The Federal Reserve will likely hint at its meeting next week that it is moving toward scaling back monthly asset purchases and make a formal announcement in November, according to a Bloomberg survey of 51 economists.
The survey results also predicted the US central bank would hold interest rates near zero through 2022 before delivering two quarter-point increases by the end of the following year.
The Federal Open Market Committee meets for two days starting tomorrow and will issue a policy statement at 7pm UK time.
Two-thirds of economists surveyed expect the bond-buying announcement at the Fed’s November 2-3 meeting, with more than half seeing the tapering starting in December.
That’s earlier than the July survey, when a plurality expected the decision in December and four fifths were looking for tapering to start in 2022. The survey was conducted between September 10-15.
Energy crisis: Kwarteng says energy price cap to stay
Business secretary Kwasi Kwarteng has said today that "consumers come first" amid complaints from the energy sector that the energy price cap currently in place is "suffocating" the sector.
Kwarteng said the government is "looking at options to protect consumers, and meetings continue across government today and this week".
He added: "The Energy Price Cap protects millions of consumers. It will remain in place."
Earlier today the boss of Ecotricity criticised Britain's energy price cap for 'suffocating' the industry, following the collapse of five small operators in the last five weeks.
Dale Vince told the BBC: "We have a price cap that sets the energy price super low which allows a margin of about two per cent for energy companies which is suffocating."
This morning I led a roundtable with UK energy companies & consumer groups.
I reiterated the need for us all to prioritise consumers.
I will update the House of Commons this afternoon on the global gas price situation (1/3)
— Kwasi Kwarteng (@KwasiKwarteng) September 20, 2021
My task is to ensure that any energy supplier failures cause the least amount of disruption for consumers. Consumers come first.
We are looking at options to protect consumers, and meetings continue across government today and this week (2/3)
— Kwasi Kwarteng (@KwasiKwarteng) September 20, 2021
In any scenario, we will ensure UK consumers have continuity of supply - through a Supplier of Last Resort or a special administrator if needed.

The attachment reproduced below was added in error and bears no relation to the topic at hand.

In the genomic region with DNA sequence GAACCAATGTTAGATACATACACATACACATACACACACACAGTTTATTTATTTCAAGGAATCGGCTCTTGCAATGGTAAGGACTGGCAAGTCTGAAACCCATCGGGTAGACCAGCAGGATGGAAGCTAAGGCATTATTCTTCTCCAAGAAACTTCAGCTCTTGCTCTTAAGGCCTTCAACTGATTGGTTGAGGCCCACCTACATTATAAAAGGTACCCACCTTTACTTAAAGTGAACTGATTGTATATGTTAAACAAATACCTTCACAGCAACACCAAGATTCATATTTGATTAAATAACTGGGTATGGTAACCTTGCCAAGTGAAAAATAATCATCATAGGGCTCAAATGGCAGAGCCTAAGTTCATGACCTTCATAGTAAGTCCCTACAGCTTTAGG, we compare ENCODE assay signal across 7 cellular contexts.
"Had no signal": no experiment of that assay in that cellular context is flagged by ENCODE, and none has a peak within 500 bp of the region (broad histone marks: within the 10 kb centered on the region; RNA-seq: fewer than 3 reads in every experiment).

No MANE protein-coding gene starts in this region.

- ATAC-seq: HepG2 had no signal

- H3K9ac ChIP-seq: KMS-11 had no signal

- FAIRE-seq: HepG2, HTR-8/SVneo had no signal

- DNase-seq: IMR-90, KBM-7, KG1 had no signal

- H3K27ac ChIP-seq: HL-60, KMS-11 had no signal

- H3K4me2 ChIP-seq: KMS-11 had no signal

The Energy Price Cap protects millions of consumers. It will remain in place (3/3)
— Kwasi Kwarteng (@KwasiKwarteng) September 20, 2021
Prezzo latest to announce Boxing Day closure
Italian themed restaurant chain Prezzo has become the latest business to announce it will remain closed on Boxing Day following M&S, Sainsbury's, Morrisons and Pets at Home.
Prezzo said it will also raise wages for all its 2,500 staff by an average of 4pc.
"As a result of the increases, every Prezzo team member will be paid above the national minimum wage," the company said.
Raspberry Pi attracts $45m after lockdowns fuel demand for PCs
The organisation behind Britain's bestselling personal computer - the Raspberry Pi - has sealed a $45m (£33m) investment after demand surged during the pandemic, reports Ben Woods.
The trading arm of the Raspberry Pi Foundation has offloaded stakes to Lansdowne Partners and the Ezrah Charitable Trust in a move that values the operation at around $500m. The foundation is a charitable organisation whose profits are used to promote computing. Raspberry Pi was founded in 2009 by Eben Upton, who created a singleboard computer that has been widely used to champion programming in schools.
In March, The Telegraph reported that it was exploring ways to raise capital - including a potential London stock market flotation - as the move to working from home during lock down prompted strong sales of its $70 keyboard-based PC, the Raspberry Pi 400.
Mr Upton said: "In the past 13 years we have transitioned from just an aspiration - to get more computers into schools - to shipping over 42m PCs to more than 100 countries, while contributing over £30m in donations to our parent charity. We are pleased to welcome Lansdowne Partners and the Ezrah Charitable Trust as our first outside shareholders to help us achieve the next steps in our growth."
Yo! Sushi considers October IPO
The owner of restaurant Yo! Sushi will take another step towards a London IPO that could value the business at more than £750m, Sky News is reporting today.
According to Sky, the Snowfox Group will give a presentation to City analysts this week as it prepares to announce its formal intention to float in London as early as next month.
Snowfox, which also supplies retailers such as Tesco and Waitrose in the UK with sushi, is majority-owned by Mayfair Equity Partners.
AstraZeneca leads FTSE 100 risers